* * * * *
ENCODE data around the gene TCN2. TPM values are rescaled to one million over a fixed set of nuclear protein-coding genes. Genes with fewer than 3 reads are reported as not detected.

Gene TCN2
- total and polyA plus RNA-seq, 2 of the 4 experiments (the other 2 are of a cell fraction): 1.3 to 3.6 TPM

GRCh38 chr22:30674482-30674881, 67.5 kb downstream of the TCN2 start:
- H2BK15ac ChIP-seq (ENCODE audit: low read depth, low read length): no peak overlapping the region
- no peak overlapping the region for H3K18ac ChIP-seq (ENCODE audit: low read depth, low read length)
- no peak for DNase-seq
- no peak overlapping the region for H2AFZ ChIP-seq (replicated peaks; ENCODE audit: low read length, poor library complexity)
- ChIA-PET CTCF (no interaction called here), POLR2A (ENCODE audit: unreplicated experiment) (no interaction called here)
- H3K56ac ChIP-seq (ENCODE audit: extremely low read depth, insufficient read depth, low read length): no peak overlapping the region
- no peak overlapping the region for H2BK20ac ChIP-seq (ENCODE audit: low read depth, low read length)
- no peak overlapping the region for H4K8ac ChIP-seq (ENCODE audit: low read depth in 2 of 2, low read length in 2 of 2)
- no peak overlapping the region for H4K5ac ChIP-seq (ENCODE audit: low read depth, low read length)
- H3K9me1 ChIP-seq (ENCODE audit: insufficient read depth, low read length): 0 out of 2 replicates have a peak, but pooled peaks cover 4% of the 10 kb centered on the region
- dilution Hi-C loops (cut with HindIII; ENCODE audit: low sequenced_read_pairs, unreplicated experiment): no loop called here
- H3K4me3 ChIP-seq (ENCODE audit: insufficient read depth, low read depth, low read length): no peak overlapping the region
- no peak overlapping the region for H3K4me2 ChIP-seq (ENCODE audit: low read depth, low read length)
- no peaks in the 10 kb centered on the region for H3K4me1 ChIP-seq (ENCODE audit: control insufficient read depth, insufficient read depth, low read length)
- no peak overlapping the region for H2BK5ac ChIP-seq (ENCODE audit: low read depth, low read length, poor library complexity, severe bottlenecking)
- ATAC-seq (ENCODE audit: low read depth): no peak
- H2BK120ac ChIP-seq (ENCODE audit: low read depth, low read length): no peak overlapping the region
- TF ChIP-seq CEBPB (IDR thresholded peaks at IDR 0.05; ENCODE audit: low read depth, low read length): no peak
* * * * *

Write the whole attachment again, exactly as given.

ENCODE data around the gene TCN2. TPM values are rescaled to one million over a fixed set of nuclear protein-coding genes. Genes with fewer than 3 reads are reported as not detected.

Gene TCN2
- total and polyA plus RNA-seq, 2 of the 4 experiments (the other 2 are of a cell fraction): 1.3 to 3.6 TPM

GRCh38 chr22:30674482-30674881, 67.5 kb downstream of the TCN2 start:
- H2BK15ac ChIP-seq (ENCODE audit: low read depth, low read length): no peak overlapping the region
- no peak overlapping the region for H3K18ac ChIP-seq (ENCODE audit: low read depth, low read length)
- no peak for DNase-seq
- no peak overlapping the region for H2AFZ ChIP-seq (replicated peaks; ENCODE audit: low read length, poor library complexity)
- ChIA-PET CTCF (no interaction called here), POLR2A (ENCODE audit: unreplicated experiment) (no interaction called here)
- H3K56ac ChIP-seq (ENCODE audit: extremely low read depth, insufficient read depth, low read length): no peak overlapping the region
- no peak overlapping the region for H2BK20ac ChIP-seq (ENCODE audit: low read depth, low read length)
- no peak overlapping the region for H4K8ac ChIP-seq (ENCODE audit: low read depth in 2 of 2, low read length in 2 of 2)
- no peak overlapping the region for H4K5ac ChIP-seq (ENCODE audit: low read depth, low read length)
- H3K9me1 ChIP-seq (ENCODE audit: insufficient read depth, low read length): 0 out of 2 replicates have a peak, but pooled peaks cover 4% of the 10 kb centered on the region
- dilution Hi-C loops (cut with HindIII; ENCODE audit: low sequenced_read_pairs, unreplicated experiment): no loop called here
- H3K4me3 ChIP-seq (ENCODE audit: insufficient read depth, low read depth, low read length): no peak overlapping the region
- no peak overlapping the region for H3K4me2 ChIP-seq (ENCODE audit: low read depth, low read length)
- no peaks in the 10 kb centered on the region for H3K4me1 ChIP-seq (ENCODE audit: control insufficient read depth, insufficient read depth, low read length)
- no peak overlapping the region for H2BK5ac ChIP-seq (ENCODE audit: low read depth, low read length, poor library complexity, severe bottlenecking)
- ATAC-seq (ENCODE audit: low read depth): no peak
- H2BK120ac ChIP-seq (ENCODE audit: low read depth, low read length): no peak overlapping the region
- TF ChIP-seq CEBPB (IDR thresholded peaks at IDR 0.05; ENCODE audit: low read depth, low read length): no peak